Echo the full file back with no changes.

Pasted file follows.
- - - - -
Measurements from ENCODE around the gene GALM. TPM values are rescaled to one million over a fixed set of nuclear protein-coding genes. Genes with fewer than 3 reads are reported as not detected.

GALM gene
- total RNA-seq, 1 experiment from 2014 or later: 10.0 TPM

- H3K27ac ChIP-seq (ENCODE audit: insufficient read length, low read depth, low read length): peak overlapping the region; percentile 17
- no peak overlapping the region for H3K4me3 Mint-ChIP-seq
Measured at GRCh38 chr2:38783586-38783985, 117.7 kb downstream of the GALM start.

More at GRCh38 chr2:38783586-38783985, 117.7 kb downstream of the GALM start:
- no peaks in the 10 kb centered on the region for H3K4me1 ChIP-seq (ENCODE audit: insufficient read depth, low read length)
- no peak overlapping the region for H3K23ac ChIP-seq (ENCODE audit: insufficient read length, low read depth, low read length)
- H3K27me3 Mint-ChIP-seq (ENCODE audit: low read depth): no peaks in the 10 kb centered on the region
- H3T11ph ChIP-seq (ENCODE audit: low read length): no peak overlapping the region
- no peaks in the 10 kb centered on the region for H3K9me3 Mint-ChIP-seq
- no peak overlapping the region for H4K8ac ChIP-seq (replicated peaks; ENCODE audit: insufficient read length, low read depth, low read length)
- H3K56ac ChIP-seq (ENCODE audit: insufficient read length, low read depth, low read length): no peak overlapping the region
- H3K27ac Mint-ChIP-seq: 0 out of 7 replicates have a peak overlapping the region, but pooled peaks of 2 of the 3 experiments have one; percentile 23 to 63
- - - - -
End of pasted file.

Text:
Measurements from ENCODE around the gene GALM. TPM values are rescaled to one million over a fixed set of nuclear protein-coding genes. Genes with fewer than 3 reads are reported as not detected.

GALM gene
- total RNA-seq, 1 experiment from 2014 or later: 10.0 TPM

- H3K27ac ChIP-seq (ENCODE audit: insufficient read length, low read depth, low read length): peak overlapping the region; percentile 17
- no peak overlapping the region for H3K4me3 Mint-ChIP-seq
Measured at GRCh38 chr2:38783586-38783985, 117.7 kb downstream of the GALM start.

More at GRCh38 chr2:38783586-38783985, 117.7 kb downstream of the GALM start:
- no peaks in the 10 kb centered on the region for H3K4me1 ChIP-seq (ENCODE audit: insufficient read depth, low read length)
- no peak overlapping the region for H3K23ac ChIP-seq (ENCODE audit: insufficient read length, low read depth, low read length)
- H3K27me3 Mint-ChIP-seq (ENCODE audit: low read depth): no peaks in the 10 kb centered on the region
- H3T11ph ChIP-seq (ENCODE audit: low read length): no peak overlapping the region
- no peaks in the 10 kb centered on the region for H3K9me3 Mint-ChIP-seq
- no peak overlapping the region for H4K8ac ChIP-seq (replicated peaks; ENCODE audit: insufficient read length, low read depth, low read length)
- H3K56ac ChIP-seq (ENCODE audit: insufficient read length, low read depth, low read length): no peak overlapping the region
- H3K27ac Mint-ChIP-seq: 0 out of 7 replicates have a peak overlapping the region, but pooled peaks of 2 of the 3 experiments have one; percentile 23 to 63